news 2017


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Medicine/Pharmacology - Administration/Government
15.12.2017
Screening could catch a quarter of hip fractures before they happen
Screening could catch a quarter of hip fractures before they happen
Community screening for osteoporosis could prevent more than a quarter of hip fractures in older women - according to new research involving researchers from the Centre for Academic Primary Care, University of Bristol and local hospitals, and led by the University of East Anglia (UEA). The study, published today in The Lancet, reveals that a simple questionnaire, combined with bone mineral density measurements for some, would help identify those at risk of hip fracture.
Life Sciences - Medicine/Pharmacology
15.12.2017
Understanding the Neural Mechanisms of Sleep
Understanding the Neural Mechanisms of Sleep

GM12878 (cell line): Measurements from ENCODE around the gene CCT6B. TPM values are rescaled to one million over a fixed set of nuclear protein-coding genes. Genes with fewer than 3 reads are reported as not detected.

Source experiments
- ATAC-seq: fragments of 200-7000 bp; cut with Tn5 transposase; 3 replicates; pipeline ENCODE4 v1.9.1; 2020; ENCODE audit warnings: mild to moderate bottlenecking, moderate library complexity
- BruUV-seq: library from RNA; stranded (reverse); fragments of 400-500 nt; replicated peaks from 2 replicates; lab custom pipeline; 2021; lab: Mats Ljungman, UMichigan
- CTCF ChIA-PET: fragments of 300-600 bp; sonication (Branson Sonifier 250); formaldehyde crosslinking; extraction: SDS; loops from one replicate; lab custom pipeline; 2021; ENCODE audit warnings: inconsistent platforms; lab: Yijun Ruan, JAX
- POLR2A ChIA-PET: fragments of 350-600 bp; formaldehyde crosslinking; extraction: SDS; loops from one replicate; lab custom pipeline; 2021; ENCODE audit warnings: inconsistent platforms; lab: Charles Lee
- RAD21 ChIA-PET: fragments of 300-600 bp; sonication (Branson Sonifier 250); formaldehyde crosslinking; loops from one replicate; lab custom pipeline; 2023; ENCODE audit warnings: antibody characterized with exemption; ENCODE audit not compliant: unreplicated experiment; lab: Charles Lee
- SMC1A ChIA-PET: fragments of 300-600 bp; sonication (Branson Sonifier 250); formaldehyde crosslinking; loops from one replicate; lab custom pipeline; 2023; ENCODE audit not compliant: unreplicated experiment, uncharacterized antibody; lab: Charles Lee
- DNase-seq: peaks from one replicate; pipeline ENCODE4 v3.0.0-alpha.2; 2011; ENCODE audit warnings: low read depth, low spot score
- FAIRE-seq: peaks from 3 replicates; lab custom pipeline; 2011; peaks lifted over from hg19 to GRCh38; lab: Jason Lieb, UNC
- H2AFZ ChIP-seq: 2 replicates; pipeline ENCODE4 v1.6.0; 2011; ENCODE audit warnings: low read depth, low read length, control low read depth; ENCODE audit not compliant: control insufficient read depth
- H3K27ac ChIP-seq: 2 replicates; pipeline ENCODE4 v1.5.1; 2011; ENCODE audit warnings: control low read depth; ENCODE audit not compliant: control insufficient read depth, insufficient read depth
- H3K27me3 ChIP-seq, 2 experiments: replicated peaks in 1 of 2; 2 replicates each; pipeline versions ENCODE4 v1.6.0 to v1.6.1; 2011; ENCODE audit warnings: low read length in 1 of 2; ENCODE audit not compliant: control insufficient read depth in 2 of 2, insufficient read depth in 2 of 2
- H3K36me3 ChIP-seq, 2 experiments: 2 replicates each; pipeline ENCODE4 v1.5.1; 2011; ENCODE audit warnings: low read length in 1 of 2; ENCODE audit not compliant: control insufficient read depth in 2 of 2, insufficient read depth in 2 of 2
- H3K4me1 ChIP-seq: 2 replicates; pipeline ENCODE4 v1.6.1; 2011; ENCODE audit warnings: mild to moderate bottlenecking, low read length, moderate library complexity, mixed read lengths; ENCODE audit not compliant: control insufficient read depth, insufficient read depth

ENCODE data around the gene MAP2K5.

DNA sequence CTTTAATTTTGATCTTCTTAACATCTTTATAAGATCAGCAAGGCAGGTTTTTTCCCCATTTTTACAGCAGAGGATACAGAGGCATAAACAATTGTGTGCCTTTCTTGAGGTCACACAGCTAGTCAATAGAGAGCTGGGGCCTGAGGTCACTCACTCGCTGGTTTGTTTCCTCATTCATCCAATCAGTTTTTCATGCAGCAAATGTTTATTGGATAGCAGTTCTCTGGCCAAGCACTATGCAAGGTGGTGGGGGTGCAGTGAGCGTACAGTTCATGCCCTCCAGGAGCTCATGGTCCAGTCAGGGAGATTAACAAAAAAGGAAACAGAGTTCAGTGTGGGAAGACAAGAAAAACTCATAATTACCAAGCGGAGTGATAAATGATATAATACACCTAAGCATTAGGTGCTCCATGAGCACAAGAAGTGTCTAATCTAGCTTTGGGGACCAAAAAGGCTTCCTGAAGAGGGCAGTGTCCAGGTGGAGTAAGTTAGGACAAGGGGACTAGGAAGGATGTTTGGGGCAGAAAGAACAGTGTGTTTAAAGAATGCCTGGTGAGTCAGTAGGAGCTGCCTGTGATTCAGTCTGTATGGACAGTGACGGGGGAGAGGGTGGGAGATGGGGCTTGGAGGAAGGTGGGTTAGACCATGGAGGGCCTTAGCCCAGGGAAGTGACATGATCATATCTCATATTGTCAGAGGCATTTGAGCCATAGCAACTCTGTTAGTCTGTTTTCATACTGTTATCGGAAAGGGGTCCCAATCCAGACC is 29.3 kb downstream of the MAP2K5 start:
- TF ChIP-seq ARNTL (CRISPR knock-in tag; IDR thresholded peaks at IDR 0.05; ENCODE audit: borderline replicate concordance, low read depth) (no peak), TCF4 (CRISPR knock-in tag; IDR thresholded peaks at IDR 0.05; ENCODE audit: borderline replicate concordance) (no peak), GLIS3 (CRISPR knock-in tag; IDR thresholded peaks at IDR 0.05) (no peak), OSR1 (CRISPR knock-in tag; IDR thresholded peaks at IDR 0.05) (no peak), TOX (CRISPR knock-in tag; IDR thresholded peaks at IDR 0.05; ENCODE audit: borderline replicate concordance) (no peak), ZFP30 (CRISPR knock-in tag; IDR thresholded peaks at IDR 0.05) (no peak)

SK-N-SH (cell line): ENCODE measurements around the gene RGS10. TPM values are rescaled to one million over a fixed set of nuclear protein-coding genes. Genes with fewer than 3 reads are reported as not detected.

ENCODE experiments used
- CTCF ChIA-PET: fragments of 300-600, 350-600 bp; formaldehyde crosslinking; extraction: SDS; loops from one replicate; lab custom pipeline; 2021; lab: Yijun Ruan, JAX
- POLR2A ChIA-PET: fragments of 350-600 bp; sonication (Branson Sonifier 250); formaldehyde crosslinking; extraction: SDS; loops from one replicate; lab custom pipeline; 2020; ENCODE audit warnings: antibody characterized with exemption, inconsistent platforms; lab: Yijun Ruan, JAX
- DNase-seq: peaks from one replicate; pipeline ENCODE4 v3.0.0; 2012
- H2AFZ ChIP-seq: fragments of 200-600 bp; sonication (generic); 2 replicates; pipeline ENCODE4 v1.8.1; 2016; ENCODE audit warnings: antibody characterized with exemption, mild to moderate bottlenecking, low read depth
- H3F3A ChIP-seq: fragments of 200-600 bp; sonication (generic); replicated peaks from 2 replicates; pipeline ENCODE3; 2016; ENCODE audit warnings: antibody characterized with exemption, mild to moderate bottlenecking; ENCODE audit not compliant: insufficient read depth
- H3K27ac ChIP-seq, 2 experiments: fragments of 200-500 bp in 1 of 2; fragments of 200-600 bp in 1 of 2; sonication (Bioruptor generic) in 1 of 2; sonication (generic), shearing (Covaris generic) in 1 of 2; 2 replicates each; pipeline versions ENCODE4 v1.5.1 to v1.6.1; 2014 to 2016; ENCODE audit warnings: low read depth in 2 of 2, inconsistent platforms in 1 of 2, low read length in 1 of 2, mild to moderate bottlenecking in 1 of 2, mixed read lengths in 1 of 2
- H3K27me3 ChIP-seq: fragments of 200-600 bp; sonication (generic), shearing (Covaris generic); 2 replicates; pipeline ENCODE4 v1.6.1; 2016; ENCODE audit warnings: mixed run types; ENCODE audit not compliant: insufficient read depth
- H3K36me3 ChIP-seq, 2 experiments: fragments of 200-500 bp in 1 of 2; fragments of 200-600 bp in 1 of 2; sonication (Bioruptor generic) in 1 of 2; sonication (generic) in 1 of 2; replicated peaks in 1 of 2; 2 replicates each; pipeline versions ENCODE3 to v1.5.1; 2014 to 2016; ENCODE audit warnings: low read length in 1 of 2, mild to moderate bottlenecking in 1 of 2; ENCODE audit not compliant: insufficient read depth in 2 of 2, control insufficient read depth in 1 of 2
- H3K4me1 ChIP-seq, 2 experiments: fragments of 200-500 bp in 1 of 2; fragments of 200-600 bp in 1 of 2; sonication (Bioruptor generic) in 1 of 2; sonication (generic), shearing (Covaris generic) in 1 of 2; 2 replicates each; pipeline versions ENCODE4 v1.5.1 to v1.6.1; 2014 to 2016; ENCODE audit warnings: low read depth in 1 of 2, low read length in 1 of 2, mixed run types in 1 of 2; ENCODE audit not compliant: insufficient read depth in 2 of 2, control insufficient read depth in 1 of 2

Sleep is a crucial behavior for a properly functioning mind and body-just ask anyone who has experienced a sleepless night. But the complex neural mechanisms underlying sleep are only just beginning to be explored. As part of this exploration, neurobiologists like Caltech professor of biology David Prober aim to build up a catalog of genes that regulate sleep.
Medicine/Pharmacology - Administration/Government
15.12.2017
Opportunities to vaccinate young women against HPV missed at alarming rate
Two-thirds of young women aged 18-26 who were eligible to receive Human Papilloma Virus (HPV) vaccine have missed at least one opportunity to receive the vaccine during a visit to an obstetrics and gynecology clinic, Yale researchers report. This study also confirms previous research showing racial disparities in vaccination for HPV: Women who identify as black are 61% more likely have had a missed opportunity than women who identify as white.
Administration/Government
15.12.2017
Could a new app help cure loneliness?
Could a new app help cure loneliness?